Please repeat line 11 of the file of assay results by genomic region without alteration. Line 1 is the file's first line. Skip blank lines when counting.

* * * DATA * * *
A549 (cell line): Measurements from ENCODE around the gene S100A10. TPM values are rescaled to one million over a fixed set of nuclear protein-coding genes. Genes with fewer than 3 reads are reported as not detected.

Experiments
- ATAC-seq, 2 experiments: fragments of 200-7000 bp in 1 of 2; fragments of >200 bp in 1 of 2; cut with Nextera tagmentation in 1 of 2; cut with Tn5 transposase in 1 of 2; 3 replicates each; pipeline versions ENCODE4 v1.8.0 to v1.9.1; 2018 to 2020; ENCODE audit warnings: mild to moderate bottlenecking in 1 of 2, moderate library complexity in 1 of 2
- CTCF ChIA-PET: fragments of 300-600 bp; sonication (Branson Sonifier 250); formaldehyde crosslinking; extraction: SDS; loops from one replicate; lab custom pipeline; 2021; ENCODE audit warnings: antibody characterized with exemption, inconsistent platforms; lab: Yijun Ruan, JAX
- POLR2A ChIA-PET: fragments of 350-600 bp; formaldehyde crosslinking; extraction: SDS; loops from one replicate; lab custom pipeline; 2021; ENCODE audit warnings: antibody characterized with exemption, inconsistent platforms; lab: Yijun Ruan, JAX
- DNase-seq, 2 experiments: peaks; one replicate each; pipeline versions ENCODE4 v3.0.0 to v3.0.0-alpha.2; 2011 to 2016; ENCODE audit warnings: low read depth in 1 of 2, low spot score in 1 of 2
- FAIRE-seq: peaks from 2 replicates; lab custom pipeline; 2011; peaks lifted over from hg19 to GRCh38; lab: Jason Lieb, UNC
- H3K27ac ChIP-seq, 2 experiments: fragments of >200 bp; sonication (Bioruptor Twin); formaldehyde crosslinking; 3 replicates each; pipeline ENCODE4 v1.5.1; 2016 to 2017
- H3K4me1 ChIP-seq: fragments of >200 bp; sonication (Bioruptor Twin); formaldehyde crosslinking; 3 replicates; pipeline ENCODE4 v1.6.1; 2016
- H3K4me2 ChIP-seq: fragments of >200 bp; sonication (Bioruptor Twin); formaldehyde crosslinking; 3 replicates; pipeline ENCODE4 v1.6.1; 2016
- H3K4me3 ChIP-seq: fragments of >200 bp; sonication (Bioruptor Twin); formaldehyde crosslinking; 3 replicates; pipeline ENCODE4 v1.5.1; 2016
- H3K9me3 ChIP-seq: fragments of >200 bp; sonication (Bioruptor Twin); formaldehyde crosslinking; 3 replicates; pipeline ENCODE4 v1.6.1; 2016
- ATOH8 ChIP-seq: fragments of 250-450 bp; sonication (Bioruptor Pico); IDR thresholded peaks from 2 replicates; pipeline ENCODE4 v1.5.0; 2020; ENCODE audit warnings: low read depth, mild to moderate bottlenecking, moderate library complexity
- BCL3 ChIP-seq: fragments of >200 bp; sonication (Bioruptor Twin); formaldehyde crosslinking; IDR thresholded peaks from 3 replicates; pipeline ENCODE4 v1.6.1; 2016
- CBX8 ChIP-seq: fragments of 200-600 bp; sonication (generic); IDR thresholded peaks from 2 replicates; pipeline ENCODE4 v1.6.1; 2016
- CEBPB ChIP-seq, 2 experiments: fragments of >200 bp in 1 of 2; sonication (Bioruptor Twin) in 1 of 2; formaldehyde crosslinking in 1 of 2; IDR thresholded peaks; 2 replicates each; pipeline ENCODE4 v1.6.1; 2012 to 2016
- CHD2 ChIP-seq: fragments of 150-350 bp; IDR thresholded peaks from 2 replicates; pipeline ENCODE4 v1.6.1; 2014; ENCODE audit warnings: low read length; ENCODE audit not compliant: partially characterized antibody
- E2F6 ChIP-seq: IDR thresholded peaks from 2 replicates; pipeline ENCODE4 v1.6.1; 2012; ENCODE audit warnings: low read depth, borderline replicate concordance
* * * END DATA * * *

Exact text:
- H3K4me3 ChIP-seq: fragments of >200 bp; sonication (Bioruptor Twin); formaldehyde crosslinking; 3 replicates; pipeline ENCODE4 v1.5.1; 2016